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Why are charities paying too much for their energy?

Why are charities paying too much for their energy?

If charities don’t keep a close eye on utility bills, they could very well be missing out on money that could be better spent in other areas of the organisation.

Every year, cash-strapped not-for-profit organisations and charities are losing money on their gas and electricity bills. Financial managers may not be aware that there are simple small changes these organisations can make that mean big savings on energy for charities.

Despite these rigorous reporting structures, these organisations are often overcharged for gas and electricity, unaware of VAT reductions, exemptions and rebates.

Who qualifies for the reduced rate?

  • Over 200,000 charities who are registered in the UK
  • Smaller, unknown charities with an income below £5,000
  • Not-for-profit organisations such as community centres, village halls, sports clubs, free schools, self-catering accommodation, Scout and Guide groups, care homes, Women’s Institutes etc.
  • Businesses using less than 4,397 kWh of gas or 1,000 kWh of electricity per month also qualify for a reduced VAT rate


VAT savings on energy bills infographic

How businesses can save VAT on energy bills. Source:


Why are charities being overcharged?

  • Energy suppliers treat charities like small businesses, and often neglect to put charities on their correct VAT rates by default
  • Charities are unaware of the relevant exemptions and reductions
  • Organisations are unaware that they can claim back on overpayments from up to four years ago
  • Along with a lack of knowledge is a lack of action, since the onus is on the charity organisation to apply for the discounts (read on to find out how to do this)
  • Shopping the market for the best rates is time-consuming for and admin teams who are likely already stretched


How much extra are you paying?

Lightbulb held against chart on blackboard

The normal VAT rate on energy is 20%, but charities should have a VAT rate of only 5% for gas and electricity used for ‘non-business ’purposes. Charities are also exempt from the Climate Change Levy (CCL), further reducing energy bills by 5%. These reductions can represent significant savings for the organisation.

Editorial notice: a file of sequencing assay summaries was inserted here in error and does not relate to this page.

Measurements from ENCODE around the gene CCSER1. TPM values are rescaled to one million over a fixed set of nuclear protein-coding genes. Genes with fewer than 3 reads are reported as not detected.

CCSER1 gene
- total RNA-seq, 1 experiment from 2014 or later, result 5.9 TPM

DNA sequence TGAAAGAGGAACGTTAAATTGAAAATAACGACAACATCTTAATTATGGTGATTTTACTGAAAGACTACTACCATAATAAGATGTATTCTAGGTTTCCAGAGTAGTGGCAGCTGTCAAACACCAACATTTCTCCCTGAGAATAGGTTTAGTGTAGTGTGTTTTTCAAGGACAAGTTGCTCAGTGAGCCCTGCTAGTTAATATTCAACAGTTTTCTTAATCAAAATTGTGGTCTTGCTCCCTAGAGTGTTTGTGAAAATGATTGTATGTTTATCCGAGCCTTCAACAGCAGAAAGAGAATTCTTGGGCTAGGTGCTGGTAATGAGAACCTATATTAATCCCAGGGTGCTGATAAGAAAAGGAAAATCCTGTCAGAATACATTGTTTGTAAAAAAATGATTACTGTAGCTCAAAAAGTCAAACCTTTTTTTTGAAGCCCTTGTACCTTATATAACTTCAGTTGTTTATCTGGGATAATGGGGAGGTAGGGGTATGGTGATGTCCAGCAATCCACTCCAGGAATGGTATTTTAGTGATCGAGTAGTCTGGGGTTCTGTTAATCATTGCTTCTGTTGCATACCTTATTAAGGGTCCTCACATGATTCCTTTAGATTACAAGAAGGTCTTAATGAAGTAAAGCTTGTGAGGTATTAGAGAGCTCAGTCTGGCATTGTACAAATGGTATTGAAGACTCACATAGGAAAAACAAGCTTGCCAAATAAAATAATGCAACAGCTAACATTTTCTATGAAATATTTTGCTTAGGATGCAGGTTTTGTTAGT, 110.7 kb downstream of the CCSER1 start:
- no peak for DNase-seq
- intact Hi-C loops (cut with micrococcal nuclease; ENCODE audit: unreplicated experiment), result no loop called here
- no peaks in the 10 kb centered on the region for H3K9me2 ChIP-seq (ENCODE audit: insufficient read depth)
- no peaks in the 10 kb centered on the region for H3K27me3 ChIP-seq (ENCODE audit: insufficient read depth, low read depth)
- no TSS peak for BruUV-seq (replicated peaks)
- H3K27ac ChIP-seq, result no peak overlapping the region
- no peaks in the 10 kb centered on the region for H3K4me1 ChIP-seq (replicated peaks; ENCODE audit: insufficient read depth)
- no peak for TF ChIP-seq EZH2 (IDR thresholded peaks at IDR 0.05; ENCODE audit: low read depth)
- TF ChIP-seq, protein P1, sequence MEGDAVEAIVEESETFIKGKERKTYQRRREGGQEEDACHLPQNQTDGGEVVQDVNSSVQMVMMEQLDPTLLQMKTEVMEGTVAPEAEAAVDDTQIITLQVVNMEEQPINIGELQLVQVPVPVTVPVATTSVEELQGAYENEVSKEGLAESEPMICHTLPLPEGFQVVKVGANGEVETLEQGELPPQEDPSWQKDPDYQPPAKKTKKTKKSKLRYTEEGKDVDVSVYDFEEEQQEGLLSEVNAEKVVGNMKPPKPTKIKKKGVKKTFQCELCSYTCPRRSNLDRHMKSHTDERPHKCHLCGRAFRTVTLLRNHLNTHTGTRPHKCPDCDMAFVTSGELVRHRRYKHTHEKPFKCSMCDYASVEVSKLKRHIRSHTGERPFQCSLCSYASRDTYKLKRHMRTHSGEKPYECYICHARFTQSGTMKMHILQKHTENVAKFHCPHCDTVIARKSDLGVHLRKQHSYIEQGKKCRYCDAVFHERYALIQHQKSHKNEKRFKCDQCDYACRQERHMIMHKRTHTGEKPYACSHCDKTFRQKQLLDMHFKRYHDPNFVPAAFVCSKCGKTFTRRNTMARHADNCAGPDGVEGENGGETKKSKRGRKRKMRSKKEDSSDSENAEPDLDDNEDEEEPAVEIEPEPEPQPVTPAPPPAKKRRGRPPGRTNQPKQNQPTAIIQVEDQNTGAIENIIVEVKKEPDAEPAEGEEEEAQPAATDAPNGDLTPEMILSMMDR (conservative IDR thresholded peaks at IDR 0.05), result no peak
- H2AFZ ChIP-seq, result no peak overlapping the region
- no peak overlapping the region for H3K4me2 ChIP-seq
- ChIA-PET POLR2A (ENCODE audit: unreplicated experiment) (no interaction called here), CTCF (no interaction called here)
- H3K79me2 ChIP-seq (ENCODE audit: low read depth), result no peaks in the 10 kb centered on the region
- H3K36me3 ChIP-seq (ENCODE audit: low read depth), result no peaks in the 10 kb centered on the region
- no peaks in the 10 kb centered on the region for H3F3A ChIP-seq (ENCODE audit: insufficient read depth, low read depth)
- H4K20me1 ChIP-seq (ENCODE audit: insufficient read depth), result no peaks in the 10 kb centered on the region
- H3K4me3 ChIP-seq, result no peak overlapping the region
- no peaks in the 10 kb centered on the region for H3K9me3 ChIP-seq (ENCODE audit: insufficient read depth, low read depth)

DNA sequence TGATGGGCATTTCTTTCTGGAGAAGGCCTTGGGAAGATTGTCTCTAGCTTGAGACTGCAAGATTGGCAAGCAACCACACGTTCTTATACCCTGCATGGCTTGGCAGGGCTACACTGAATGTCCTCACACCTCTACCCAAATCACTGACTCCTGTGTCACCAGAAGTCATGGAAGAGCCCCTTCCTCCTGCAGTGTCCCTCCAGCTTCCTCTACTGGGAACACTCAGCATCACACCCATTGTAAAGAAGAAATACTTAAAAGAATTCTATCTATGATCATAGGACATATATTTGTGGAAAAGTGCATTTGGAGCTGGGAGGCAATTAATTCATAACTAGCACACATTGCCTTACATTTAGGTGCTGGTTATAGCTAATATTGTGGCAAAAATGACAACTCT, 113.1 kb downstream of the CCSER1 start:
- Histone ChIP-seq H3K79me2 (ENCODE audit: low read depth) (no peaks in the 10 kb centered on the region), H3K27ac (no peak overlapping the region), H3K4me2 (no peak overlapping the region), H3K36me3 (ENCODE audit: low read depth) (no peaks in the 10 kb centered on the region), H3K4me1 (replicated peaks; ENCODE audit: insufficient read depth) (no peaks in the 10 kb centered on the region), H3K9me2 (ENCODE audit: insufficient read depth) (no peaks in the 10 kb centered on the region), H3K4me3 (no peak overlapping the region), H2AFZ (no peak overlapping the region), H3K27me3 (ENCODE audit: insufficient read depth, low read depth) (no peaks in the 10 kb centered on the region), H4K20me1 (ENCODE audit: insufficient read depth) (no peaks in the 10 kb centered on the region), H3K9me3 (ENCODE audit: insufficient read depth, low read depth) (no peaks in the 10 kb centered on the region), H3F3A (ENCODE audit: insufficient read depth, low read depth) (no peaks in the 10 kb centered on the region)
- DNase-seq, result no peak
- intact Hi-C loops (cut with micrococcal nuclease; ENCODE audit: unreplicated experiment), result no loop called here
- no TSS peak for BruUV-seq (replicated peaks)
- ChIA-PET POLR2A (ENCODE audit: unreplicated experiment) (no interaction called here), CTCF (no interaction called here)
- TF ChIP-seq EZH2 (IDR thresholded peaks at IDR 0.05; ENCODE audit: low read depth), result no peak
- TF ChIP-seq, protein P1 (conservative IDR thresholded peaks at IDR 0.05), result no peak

What your charity can do?

First, dig out your energy bills and check your VAT rates. If the VAT rate is the standard 20%, you should take action to claim the correct VAT rate going forward. The good news is that you are also able to claim a rebate for money incorrectly charged for the last four years. This means that you can claim back on VAT overspend on your energy bills from as far back as 2014. This money can then be channeled back into the organisation and the causes you support.

To apply for rebates or exemptions, eligible organisations will need to fill out a VAT Declaration form from their supplier. After receiving the VAT Declaration form, the supplier will usually take about two weeks to review the application and apply the discount.

It is also recommended to use an independent consultant to advise your charity on the correct VAT rates and assist with rebate claims. They will take the stress out of the process and free up your internal resources to carry on doing what they do best. Another benefit of an independent review is that the consultant will also be able to obtain and compare quotes from different suppliers, securing the best deal for your charity and implementing a strategy to maximise the cost-effectiveness of your charity’s energy contract.

Shea Karssing is a writer at Smarter Business, the independent consultancy helping charities secure the most comprehensive savings solutions from utilities contract . Partnering with Smarter Business means you have a team of experts on-hand to assist with your electricity and gas procurement, , and strategy requirements. The company’s experience in the not-for-profit sector gives them intimate knowledge of the structures that should be in place around your unique energy bills.

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